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CTBTO PrepCom Chairman and Ambassador Hans Lundborg: Positive signals from Washington.

Interview with CTBTO Chairman Ambassador Hans Lundborg


Ambassador Hans Lundborg is Ambassador of Sweden to Austria and Permanent Representative to the United Nations in Vienna. He was Chairman of the CTBTO's main policy making organ, the Preparatory Commission, in 2008.

Could you describe, in a nutshell, your experience as chairman of the Preparatory Commission for the Comprehensive Nuclear-Test-Ban Treaty Organization (CTBTO)? Where do you see the priorities for the coming year?

My experience is good cooperation, good reports from the two working groups and from the advisory committee, while the focus in the PrepCom (i.e. the executive body of the CTBTO, ed. remarks) was more on politicized issues. The most difficult question for me during the PrepCom was actually not really related to the Treaty and its entry into force, but rather the request from Palestine for observer status with the Commission.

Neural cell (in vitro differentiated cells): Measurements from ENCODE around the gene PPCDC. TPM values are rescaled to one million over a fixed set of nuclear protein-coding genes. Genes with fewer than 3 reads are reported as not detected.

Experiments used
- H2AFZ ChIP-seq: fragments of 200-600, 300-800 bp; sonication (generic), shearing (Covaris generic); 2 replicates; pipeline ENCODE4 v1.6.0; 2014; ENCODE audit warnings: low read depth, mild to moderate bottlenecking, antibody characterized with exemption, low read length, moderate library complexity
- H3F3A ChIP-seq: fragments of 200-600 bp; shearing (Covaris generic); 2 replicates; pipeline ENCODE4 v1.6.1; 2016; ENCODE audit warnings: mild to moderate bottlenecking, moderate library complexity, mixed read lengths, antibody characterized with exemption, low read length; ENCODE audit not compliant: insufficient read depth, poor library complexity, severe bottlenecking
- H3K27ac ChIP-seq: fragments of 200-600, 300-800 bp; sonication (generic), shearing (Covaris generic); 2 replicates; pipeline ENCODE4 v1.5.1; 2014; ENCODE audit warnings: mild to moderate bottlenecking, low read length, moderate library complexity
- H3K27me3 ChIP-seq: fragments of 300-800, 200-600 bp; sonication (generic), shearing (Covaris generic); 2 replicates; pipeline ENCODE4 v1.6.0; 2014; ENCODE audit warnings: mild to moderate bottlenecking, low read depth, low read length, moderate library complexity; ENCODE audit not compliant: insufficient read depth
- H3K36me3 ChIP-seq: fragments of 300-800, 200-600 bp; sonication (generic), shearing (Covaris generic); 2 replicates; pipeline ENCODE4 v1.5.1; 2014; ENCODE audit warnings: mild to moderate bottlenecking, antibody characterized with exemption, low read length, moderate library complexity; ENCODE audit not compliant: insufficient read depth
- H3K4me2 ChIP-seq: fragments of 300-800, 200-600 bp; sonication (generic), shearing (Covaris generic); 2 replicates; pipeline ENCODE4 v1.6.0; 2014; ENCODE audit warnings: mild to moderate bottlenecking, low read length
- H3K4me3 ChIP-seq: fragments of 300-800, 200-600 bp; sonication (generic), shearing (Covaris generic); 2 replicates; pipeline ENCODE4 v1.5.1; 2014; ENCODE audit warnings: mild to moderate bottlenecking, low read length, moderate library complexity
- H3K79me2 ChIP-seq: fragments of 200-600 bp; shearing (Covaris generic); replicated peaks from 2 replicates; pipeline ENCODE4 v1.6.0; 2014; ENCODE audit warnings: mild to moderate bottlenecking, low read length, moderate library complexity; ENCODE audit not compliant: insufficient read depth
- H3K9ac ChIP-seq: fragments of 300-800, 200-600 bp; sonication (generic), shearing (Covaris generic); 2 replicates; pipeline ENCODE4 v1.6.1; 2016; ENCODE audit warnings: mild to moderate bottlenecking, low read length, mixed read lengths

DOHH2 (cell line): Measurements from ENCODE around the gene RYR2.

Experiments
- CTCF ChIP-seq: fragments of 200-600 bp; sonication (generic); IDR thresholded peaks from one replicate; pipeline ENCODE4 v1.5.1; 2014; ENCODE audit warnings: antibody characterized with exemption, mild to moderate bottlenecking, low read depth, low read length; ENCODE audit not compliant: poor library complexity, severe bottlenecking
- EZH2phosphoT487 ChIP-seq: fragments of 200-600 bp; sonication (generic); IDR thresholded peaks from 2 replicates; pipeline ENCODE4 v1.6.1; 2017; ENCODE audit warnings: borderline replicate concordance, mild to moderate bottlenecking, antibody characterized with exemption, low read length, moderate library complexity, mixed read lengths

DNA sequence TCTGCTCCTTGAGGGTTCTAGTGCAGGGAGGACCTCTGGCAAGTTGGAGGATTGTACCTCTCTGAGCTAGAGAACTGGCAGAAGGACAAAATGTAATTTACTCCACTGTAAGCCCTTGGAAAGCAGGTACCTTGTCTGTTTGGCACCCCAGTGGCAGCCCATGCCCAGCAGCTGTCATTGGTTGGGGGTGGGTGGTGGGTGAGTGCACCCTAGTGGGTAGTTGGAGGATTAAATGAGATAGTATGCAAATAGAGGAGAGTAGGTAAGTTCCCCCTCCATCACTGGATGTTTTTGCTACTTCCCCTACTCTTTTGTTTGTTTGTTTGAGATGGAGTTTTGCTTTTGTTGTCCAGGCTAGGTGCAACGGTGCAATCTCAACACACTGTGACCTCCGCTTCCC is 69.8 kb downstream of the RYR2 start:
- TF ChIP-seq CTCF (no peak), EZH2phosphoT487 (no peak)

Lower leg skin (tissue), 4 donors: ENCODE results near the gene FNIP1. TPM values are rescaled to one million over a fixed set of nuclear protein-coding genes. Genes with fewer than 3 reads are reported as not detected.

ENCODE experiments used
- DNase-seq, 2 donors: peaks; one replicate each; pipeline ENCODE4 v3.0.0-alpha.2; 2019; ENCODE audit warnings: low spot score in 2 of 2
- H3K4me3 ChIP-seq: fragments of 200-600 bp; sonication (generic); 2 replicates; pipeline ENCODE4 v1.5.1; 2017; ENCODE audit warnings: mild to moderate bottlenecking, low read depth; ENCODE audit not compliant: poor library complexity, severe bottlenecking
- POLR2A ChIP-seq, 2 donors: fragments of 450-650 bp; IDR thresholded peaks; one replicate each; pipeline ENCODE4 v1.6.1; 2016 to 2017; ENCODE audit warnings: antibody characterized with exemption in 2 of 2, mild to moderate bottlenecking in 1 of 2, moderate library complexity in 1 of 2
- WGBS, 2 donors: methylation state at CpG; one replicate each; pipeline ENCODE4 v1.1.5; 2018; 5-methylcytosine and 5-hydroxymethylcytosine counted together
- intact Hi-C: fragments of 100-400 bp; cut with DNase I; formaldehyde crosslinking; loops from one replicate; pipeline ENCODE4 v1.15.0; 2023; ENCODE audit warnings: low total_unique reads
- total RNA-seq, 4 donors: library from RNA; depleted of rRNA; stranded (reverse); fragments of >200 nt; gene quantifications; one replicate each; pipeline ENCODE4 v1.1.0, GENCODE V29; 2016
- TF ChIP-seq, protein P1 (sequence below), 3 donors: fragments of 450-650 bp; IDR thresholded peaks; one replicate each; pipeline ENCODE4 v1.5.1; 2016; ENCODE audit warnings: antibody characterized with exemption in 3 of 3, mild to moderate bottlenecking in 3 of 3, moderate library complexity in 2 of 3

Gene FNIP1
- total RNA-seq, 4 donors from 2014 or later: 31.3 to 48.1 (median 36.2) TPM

I hope that this year the new political momentum will help us to get more countries to ratify the Treaty. I think one of the most important questions we have this year is the Article XIV Conference to promote the entry into force of the Treaty in New York in September. An extremely crucial question is also how the new U.S. administration will deal with the issue of CTBT ratification. I have received some very positive signals from Washington, and I know there is a willingness to come closer to look into the question. I think if we can get the PrepCom to focus more on such issues, and how to mobilize political energy into the work of the PrepCom, it would be very positive.


You have referred to a new political momentum behind the Comprehensive Nuclear-Test-Ban Treaty (CTBT) and described the support of U.S. president-elect Obama as “extremely crucial”…

We have a number of States that have to ratify the Treaty. President-elect Obama stated very clearly in his campaign that he wanted to take a step further towards ratification of the CTBT. That’s a fact that was confirmed to me through my Washington contacts. We don’t know how quickly it can be done, but if we have the United States ratifying, I strongly believe that China will follow suit, and after China a number of other States. The most difficult ones will of course be India, Pakistan and Egypt. But hopefully we will have positive reactions from the other countries – although that’s wishful thinking now – within a period of two to three years.


What advice would you give to other countries that are, like Sweden, eager to promote the entry into force of the CTBT?